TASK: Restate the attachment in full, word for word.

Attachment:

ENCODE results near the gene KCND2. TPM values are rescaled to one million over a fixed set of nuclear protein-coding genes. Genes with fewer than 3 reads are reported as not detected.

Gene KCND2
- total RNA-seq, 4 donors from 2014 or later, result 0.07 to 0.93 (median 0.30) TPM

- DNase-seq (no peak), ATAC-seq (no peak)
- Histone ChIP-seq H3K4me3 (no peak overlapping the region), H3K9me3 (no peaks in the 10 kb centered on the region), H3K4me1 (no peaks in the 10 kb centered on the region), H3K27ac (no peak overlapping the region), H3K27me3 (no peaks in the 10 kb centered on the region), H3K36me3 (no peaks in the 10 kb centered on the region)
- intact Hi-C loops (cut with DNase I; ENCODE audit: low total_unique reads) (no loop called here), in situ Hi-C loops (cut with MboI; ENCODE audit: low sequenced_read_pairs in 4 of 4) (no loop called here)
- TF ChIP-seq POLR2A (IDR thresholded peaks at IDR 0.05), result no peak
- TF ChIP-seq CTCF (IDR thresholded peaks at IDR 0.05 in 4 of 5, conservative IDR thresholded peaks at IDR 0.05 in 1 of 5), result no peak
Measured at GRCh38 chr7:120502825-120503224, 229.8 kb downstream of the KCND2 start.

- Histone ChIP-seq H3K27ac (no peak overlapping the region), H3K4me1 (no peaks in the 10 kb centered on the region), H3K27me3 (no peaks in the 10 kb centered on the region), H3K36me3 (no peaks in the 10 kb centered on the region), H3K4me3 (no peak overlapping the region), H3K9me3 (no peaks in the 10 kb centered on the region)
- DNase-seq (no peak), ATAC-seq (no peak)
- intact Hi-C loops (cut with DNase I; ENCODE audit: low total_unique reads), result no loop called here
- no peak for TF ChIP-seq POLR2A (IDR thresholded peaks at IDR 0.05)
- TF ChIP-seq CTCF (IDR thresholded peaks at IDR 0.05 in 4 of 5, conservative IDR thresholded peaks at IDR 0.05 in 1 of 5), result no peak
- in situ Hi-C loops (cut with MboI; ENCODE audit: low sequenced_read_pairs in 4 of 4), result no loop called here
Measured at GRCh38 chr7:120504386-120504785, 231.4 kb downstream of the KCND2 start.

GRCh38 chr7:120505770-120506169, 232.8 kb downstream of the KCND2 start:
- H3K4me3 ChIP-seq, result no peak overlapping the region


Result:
ENCODE results near the gene KCND2. TPM values are rescaled to one million over a fixed set of nuclear protein-coding genes. Genes with fewer than 3 reads are reported as not detected.

Gene KCND2
- total RNA-seq, 4 donors from 2014 or later, result 0.07 to 0.93 (median 0.30) TPM

- DNase-seq (no peak), ATAC-seq (no peak)
- Histone ChIP-seq H3K4me3 (no peak overlapping the region), H3K9me3 (no peaks in the 10 kb centered on the region), H3K4me1 (no peaks in the 10 kb centered on the region), H3K27ac (no peak overlapping the region), H3K27me3 (no peaks in the 10 kb centered on the region), H3K36me3 (no peaks in the 10 kb centered on the region)
- intact Hi-C loops (cut with DNase I; ENCODE audit: low total_unique reads) (no loop called here), in situ Hi-C loops (cut with MboI; ENCODE audit: low sequenced_read_pairs in 4 of 4) (no loop called here)
- TF ChIP-seq POLR2A (IDR thresholded peaks at IDR 0.05), result no peak
- TF ChIP-seq CTCF (IDR thresholded peaks at IDR 0.05 in 4 of 5, conservative IDR thresholded peaks at IDR 0.05 in 1 of 5), result no peak
Measured at GRCh38 chr7:120502825-120503224, 229.8 kb downstream of the KCND2 start.

- Histone ChIP-seq H3K27ac (no peak overlapping the region), H3K4me1 (no peaks in the 10 kb centered on the region), H3K27me3 (no peaks in the 10 kb centered on the region), H3K36me3 (no peaks in the 10 kb centered on the region), H3K4me3 (no peak overlapping the region), H3K9me3 (no peaks in the 10 kb centered on the region)
- DNase-seq (no peak), ATAC-seq (no peak)
- intact Hi-C loops (cut with DNase I; ENCODE audit: low total_unique reads), result no loop called here
- no peak for TF ChIP-seq POLR2A (IDR thresholded peaks at IDR 0.05)
- TF ChIP-seq CTCF (IDR thresholded peaks at IDR 0.05 in 4 of 5, conservative IDR thresholded peaks at IDR 0.05 in 1 of 5), result no peak
- in situ Hi-C loops (cut with MboI; ENCODE audit: low sequenced_read_pairs in 4 of 4), result no loop called here
Measured at GRCh38 chr7:120504386-120504785, 231.4 kb downstream of the KCND2 start.

GRCh38 chr7:120505770-120506169, 232.8 kb downstream of the KCND2 start:
- H3K4me3 ChIP-seq, result no peak overlapping the region